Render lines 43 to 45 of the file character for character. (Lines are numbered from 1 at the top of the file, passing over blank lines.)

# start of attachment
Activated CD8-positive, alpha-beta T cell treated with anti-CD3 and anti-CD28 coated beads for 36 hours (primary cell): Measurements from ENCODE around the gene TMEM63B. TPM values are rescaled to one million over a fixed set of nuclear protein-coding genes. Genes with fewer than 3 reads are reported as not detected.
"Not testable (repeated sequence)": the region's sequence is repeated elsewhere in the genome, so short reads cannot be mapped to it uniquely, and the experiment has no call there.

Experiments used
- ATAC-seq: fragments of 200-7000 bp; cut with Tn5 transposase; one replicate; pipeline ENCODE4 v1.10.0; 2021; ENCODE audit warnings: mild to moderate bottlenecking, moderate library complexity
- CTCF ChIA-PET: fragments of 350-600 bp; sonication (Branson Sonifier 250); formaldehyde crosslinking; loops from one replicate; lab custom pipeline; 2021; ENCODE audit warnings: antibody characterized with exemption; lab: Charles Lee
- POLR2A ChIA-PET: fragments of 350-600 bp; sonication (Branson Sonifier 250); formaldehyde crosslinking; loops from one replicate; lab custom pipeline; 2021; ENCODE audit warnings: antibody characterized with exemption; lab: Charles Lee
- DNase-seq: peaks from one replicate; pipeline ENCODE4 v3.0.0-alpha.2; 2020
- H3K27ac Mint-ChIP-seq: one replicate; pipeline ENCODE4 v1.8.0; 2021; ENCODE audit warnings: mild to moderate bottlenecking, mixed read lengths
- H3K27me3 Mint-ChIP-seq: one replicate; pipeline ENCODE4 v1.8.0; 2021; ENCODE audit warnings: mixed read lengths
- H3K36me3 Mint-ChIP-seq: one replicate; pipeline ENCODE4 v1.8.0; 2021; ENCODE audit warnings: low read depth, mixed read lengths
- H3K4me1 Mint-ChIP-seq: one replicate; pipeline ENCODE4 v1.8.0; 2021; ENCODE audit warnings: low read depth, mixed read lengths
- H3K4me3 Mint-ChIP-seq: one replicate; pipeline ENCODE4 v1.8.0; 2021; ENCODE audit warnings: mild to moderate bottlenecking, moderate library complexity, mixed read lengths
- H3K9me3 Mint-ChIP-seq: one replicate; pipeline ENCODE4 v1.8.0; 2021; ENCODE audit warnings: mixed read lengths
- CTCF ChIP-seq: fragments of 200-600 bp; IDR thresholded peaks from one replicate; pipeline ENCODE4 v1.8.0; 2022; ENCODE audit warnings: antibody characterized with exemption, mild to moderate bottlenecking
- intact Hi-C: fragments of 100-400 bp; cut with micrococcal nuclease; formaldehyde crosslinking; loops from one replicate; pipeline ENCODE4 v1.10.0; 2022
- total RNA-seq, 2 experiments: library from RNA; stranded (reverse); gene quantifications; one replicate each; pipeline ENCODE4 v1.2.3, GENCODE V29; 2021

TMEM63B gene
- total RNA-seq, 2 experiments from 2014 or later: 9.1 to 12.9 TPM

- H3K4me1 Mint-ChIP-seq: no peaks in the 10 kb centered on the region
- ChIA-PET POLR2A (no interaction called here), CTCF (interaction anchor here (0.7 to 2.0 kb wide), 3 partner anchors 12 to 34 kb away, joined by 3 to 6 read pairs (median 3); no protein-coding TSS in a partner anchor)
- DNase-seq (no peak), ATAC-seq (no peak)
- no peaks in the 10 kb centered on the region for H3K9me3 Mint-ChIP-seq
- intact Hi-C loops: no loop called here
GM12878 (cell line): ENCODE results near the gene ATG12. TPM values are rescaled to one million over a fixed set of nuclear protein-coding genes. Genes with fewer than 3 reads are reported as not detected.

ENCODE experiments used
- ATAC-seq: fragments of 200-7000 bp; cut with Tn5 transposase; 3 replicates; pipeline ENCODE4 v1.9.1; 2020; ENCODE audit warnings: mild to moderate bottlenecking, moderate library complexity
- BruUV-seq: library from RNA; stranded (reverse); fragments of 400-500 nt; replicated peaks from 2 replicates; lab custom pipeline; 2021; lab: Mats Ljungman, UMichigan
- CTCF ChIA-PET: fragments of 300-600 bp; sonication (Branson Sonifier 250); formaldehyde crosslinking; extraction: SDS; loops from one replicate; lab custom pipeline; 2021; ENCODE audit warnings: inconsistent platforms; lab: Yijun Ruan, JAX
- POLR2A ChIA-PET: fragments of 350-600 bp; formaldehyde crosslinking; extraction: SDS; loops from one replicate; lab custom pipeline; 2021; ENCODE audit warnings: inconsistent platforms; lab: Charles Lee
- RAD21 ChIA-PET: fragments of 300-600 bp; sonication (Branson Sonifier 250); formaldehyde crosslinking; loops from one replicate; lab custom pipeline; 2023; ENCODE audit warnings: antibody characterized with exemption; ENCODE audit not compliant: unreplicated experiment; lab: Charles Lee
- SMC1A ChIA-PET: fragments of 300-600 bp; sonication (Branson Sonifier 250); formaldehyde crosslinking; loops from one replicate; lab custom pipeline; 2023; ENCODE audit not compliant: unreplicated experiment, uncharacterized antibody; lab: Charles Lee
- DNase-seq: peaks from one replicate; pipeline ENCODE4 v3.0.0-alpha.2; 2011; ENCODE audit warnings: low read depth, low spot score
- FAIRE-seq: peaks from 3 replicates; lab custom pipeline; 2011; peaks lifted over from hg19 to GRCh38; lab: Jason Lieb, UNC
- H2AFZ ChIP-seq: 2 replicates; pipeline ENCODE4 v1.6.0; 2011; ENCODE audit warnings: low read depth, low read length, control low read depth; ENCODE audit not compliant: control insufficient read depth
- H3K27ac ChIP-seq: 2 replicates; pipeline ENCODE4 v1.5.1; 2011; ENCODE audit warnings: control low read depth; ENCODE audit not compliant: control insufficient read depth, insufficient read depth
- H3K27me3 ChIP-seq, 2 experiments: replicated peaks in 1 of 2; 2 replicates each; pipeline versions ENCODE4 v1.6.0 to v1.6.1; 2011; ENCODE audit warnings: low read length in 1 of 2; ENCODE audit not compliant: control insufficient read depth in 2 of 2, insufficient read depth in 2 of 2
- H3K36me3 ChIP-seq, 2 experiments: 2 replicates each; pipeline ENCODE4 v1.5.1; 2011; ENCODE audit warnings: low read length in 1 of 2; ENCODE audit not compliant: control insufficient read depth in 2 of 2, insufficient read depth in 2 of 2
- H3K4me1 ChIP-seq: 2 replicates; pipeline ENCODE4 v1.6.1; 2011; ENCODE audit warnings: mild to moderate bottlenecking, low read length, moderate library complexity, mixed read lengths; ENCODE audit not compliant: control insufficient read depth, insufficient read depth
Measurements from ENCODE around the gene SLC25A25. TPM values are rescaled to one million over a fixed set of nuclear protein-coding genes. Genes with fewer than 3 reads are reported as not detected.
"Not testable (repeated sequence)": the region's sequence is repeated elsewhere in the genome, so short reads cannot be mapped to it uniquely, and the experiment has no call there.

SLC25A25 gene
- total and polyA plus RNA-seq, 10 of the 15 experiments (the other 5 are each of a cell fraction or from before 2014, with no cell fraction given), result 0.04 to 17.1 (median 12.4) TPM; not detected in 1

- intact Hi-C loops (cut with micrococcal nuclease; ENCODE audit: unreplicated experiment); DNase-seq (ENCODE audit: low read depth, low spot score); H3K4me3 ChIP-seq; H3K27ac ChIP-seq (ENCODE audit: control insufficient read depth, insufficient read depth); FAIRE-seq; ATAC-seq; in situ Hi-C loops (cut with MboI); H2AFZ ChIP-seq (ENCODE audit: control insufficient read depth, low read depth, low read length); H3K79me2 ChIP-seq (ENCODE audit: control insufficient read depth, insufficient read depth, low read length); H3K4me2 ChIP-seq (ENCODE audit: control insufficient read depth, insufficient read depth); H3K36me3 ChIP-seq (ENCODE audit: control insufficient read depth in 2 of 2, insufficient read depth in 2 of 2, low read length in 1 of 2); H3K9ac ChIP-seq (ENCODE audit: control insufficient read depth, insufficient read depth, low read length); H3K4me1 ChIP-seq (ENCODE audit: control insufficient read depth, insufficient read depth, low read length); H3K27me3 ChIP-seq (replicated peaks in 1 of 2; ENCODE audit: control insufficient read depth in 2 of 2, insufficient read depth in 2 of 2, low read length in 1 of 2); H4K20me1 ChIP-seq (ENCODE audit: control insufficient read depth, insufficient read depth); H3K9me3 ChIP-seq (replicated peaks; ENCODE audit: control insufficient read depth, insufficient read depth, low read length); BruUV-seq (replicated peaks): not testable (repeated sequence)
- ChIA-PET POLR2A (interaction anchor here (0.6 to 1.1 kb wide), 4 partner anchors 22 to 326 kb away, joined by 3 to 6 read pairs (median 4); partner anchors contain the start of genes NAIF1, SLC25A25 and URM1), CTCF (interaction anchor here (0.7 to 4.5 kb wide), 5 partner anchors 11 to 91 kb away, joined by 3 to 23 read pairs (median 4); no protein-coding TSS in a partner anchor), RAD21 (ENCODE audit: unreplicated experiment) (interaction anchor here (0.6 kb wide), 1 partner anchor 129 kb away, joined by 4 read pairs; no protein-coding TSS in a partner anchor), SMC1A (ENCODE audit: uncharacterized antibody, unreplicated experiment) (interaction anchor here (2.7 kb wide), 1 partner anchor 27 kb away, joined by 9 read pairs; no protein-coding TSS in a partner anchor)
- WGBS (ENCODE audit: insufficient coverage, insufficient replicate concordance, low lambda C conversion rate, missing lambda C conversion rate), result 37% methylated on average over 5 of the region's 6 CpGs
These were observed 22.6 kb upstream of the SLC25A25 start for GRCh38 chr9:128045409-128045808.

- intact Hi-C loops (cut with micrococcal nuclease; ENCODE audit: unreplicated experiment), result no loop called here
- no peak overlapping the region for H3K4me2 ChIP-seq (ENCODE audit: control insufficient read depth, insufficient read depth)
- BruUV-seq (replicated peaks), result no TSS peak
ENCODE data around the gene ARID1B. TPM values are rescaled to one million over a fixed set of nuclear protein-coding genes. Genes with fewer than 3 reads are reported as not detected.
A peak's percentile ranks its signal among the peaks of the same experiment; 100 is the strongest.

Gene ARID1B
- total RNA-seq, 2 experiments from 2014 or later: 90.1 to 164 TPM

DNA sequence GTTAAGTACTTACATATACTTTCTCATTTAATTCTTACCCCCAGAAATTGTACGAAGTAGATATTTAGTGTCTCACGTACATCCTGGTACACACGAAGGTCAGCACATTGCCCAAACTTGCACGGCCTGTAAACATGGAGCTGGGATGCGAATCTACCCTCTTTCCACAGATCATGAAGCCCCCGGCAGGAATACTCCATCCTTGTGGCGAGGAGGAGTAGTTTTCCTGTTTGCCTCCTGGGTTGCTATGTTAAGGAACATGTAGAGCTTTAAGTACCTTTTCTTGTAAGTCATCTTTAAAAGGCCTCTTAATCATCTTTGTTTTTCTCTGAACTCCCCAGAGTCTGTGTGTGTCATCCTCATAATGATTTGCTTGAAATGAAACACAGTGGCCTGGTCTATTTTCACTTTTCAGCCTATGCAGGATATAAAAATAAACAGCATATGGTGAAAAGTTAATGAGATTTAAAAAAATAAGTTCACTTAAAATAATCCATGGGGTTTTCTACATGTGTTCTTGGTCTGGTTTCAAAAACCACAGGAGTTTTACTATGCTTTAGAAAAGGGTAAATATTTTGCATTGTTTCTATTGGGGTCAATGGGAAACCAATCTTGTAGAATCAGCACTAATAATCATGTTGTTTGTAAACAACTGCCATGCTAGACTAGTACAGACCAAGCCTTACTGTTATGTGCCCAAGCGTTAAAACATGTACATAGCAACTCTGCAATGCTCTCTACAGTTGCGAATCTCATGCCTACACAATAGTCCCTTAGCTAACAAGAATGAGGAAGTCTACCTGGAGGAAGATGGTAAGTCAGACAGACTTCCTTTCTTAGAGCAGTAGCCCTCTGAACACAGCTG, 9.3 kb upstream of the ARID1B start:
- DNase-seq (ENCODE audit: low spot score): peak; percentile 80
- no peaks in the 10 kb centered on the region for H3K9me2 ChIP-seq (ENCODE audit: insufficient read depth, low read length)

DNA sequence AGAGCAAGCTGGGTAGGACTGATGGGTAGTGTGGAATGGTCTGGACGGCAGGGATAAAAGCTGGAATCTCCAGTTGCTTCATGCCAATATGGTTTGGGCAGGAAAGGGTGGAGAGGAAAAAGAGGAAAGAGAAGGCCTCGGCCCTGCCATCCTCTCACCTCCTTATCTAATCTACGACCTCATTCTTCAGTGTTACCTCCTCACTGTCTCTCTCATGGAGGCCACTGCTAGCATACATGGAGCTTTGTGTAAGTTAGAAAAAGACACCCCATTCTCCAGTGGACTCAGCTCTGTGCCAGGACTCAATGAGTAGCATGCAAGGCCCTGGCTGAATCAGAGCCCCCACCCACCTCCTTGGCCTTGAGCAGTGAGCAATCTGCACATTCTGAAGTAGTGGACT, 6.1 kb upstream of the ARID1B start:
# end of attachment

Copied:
- intact Hi-C loops (cut with micrococcal nuclease; ENCODE audit: unreplicated experiment); DNase-seq (ENCODE audit: low read depth, low spot score); H3K4me3 ChIP-seq; H3K27ac ChIP-seq (ENCODE audit: control insufficient read depth, insufficient read depth); FAIRE-seq; ATAC-seq; in situ Hi-C loops (cut with MboI); H2AFZ ChIP-seq (ENCODE audit: control insufficient read depth, low read depth, low read length); H3K79me2 ChIP-seq (ENCODE audit: control insufficient read depth, insufficient read depth, low read length); H3K4me2 ChIP-seq (ENCODE audit: control insufficient read depth, insufficient read depth); H3K36me3 ChIP-seq (ENCODE audit: control insufficient read depth in 2 of 2, insufficient read depth in 2 of 2, low read length in 1 of 2); H3K9ac ChIP-seq (ENCODE audit: control insufficient read depth, insufficient read depth, low read length); H3K4me1 ChIP-seq (ENCODE audit: control insufficient read depth, insufficient read depth, low read length); H3K27me3 ChIP-seq (replicated peaks in 1 of 2; ENCODE audit: control insufficient read depth in 2 of 2, insufficient read depth in 2 of 2, low read length in 1 of 2); H4K20me1 ChIP-seq (ENCODE audit: control insufficient read depth, insufficient read depth); H3K9me3 ChIP-seq (replicated peaks; ENCODE audit: control insufficient read depth, insufficient read depth, low read length); BruUV-seq (replicated peaks): not testable (repeated sequence)
- ChIA-PET POLR2A (interaction anchor here (0.6 to 1.1 kb wide), 4 partner anchors 22 to 326 kb away, joined by 3 to 6 read pairs (median 4); partner anchors contain the start of genes NAIF1, SLC25A25 and URM1), CTCF (interaction anchor here (0.7 to 4.5 kb wide), 5 partner anchors 11 to 91 kb away, joined by 3 to 23 read pairs (median 4); no protein-coding TSS in a partner anchor), RAD21 (ENCODE audit: unreplicated experiment) (interaction anchor here (0.6 kb wide), 1 partner anchor 129 kb away, joined by 4 read pairs; no protein-coding TSS in a partner anchor), SMC1A (ENCODE audit: uncharacterized antibody, unreplicated experiment) (interaction anchor here (2.7 kb wide), 1 partner anchor 27 kb away, joined by 9 read pairs; no protein-coding TSS in a partner anchor)
- WGBS (ENCODE audit: insufficient coverage, insufficient replicate concordance, low lambda C conversion rate, missing lambda C conversion rate), result 37% methylated on average over 5 of the region's 6 CpGs